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The Cargo Cult of Business » In Defense of Pretexting

In Defense of Pretexting

Published on 18 Sep 2006 at 10:25 am | No Comments | Trackback
Filed under The Cargo Cults of Business, One Corporation Under God, Business and Corporation Related, Legal, Law, and Courts, Government: Federal, State and Local, Main Stream Media.

The recent media blitz regarding HP’s Board of Directors misses something. In the Brave New Sarbanes-Oxley World, Boards of Directors are strictly charged with overseeing the ethics of the businesses they govern. Legally, it is their most important duty.

One HP board member was consistently violating his ethical obligations, by divulging confidential to outsiders. This was also a violation of his specific and acknowledged duties as defined by the non-disclosure agreement he signed when joining the board.

HP’s board chair, Patricia Dunn, set a legal team to work on finding out who the leaker was. Good for her! She has been maligned, unfairly, for being a very methodical, cross-the-Ts and dot-the-Is sort of person. In a non-executive board member, especially the board chair, this is good. Would that Enron had had a person who said, "Hey! What’s this loose thread? What happens if I pull on it?"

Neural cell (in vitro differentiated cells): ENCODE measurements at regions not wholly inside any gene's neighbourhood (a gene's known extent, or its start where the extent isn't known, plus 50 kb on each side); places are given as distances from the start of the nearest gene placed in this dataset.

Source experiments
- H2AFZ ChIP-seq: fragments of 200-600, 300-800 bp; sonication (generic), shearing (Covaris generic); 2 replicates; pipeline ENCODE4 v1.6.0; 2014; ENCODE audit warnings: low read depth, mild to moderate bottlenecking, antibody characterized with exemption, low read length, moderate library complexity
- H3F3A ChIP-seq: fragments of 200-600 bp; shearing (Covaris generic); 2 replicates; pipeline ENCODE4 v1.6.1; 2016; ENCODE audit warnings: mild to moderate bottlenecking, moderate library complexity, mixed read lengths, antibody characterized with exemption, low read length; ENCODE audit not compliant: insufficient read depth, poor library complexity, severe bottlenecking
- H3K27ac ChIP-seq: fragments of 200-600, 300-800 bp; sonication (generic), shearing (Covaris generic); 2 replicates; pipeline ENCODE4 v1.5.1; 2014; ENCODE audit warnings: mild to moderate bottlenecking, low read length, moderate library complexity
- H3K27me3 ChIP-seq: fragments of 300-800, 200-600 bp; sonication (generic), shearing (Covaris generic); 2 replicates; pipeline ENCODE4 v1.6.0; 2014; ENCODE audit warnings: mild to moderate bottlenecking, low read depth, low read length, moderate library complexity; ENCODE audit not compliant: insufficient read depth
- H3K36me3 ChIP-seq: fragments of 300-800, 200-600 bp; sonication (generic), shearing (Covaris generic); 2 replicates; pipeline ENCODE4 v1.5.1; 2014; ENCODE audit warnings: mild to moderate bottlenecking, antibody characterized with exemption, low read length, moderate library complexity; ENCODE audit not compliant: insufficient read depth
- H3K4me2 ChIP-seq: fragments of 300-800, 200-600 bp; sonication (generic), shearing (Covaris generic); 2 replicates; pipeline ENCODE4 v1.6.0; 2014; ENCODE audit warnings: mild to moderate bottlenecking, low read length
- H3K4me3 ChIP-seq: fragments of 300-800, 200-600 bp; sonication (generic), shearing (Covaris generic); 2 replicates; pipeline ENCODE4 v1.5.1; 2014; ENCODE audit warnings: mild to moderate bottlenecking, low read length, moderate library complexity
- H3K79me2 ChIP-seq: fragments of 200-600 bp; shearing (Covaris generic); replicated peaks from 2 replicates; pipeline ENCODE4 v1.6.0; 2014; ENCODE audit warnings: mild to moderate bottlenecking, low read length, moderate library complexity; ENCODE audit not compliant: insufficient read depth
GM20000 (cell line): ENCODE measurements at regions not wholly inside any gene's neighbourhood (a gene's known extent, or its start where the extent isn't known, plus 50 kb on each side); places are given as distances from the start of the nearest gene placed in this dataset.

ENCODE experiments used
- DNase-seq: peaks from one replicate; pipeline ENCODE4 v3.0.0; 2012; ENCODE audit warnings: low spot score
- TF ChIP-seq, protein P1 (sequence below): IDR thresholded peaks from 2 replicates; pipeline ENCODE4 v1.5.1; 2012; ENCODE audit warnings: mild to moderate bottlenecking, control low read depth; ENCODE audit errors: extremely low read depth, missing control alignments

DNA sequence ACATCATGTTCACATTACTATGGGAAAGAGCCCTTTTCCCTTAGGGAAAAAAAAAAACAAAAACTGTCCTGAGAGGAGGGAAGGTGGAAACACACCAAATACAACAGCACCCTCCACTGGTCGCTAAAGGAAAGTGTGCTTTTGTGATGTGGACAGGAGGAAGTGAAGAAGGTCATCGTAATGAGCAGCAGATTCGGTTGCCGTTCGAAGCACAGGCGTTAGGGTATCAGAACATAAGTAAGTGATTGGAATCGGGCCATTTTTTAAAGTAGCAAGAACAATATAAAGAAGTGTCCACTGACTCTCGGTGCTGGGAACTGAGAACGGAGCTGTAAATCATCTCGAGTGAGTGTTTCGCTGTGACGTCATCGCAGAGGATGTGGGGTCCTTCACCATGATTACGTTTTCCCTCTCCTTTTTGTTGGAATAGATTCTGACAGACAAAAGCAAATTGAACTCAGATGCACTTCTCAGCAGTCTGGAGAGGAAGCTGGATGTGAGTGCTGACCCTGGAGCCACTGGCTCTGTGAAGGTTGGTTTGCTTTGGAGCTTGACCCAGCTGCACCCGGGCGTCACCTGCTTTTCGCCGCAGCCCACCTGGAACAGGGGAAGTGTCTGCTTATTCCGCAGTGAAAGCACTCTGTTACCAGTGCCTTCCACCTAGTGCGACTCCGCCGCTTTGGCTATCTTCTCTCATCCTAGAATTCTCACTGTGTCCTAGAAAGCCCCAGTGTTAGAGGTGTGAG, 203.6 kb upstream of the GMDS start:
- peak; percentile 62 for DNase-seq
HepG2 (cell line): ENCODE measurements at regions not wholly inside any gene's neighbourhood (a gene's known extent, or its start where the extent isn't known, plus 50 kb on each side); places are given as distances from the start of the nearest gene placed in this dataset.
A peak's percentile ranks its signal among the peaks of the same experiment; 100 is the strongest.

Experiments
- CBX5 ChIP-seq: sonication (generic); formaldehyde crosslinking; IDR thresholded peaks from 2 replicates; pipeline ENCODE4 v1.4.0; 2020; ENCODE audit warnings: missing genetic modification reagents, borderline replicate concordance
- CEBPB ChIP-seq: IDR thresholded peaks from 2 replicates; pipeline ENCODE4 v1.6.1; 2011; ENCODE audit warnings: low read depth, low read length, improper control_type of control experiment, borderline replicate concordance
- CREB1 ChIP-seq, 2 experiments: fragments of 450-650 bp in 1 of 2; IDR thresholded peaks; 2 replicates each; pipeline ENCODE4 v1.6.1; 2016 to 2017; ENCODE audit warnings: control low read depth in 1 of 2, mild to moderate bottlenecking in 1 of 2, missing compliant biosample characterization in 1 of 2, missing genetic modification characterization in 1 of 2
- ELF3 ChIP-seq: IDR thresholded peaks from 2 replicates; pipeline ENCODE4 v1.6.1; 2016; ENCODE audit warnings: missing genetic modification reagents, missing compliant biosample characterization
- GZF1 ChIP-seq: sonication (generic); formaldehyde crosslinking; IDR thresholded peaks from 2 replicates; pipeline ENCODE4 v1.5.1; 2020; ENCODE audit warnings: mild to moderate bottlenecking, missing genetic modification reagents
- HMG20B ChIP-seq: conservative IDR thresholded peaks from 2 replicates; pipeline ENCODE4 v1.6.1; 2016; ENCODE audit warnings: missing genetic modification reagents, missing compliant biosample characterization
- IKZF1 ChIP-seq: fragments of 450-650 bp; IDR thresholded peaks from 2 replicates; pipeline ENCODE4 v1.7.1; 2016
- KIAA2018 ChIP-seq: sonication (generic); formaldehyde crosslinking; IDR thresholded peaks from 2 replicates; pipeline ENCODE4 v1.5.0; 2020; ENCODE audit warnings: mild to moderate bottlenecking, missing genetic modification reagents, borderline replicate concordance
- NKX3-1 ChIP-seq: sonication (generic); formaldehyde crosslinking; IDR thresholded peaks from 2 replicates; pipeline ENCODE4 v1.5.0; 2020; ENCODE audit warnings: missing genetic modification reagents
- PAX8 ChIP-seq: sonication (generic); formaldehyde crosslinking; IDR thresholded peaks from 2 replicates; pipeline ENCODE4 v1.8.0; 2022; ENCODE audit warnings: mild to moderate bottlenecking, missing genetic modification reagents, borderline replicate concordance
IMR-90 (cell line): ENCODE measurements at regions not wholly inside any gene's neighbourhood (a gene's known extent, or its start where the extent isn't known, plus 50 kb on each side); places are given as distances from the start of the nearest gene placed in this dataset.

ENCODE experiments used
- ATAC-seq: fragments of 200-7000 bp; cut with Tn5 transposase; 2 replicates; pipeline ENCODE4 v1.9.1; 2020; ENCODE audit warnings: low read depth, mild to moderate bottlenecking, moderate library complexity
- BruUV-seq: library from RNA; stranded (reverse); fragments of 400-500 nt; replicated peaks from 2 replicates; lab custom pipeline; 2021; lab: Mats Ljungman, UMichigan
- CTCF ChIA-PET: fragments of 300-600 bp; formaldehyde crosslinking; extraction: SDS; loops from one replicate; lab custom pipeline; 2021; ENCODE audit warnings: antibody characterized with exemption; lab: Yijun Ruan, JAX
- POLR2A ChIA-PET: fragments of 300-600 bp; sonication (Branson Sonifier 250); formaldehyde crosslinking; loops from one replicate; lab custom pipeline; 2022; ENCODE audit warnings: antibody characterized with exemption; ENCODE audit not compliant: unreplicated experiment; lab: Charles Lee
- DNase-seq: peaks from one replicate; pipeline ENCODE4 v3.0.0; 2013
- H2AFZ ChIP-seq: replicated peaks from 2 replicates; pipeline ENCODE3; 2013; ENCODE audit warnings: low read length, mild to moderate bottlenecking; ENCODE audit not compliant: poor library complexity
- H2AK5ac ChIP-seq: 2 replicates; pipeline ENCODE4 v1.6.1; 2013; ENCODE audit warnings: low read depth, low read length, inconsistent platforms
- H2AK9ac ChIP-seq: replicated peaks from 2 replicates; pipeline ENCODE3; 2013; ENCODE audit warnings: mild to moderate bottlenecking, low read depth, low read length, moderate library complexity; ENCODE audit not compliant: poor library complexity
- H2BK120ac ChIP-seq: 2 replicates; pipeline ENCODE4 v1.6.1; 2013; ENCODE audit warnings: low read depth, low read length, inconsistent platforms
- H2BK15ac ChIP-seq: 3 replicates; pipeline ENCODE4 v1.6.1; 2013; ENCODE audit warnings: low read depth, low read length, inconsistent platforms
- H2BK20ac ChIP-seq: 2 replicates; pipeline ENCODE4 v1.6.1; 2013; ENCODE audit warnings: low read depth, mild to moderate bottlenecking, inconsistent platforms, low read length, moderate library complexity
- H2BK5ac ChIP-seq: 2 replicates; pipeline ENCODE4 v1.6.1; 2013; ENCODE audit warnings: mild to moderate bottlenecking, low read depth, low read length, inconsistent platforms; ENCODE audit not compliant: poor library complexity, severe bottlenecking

Ms Dunn’s efforts paid off; the leaker was found and forced off the board. One only hopes some sort of prosecution or civil suit follows. But a great hue and cry has been raised over the fact that a private detective used pretexting to obtain phone records that fingered the guilty party.

I see no foul here. The police routinely look at call-detail records for leads, and use them as evidence. The courts have ruled that private investigators have _greater_ powers than the cops. They don’t need warrants, for example. Pretexting phone records does not seem to shred the Constitution. For one thing, the phone system is a quasi-public entity…..

In the end, a rich and powerful man who thought himself above the law, and abused the trust placed in him, has been caught. This is a good thing. The media’s howls are, well, predictable. Too many journalists wish to wrap themselves in a flag-trimmed copy of the First Amendment, but journalists should not be above the law. Why not? Because, in the Age of Internet, we are all journalists. 


-- Oliver
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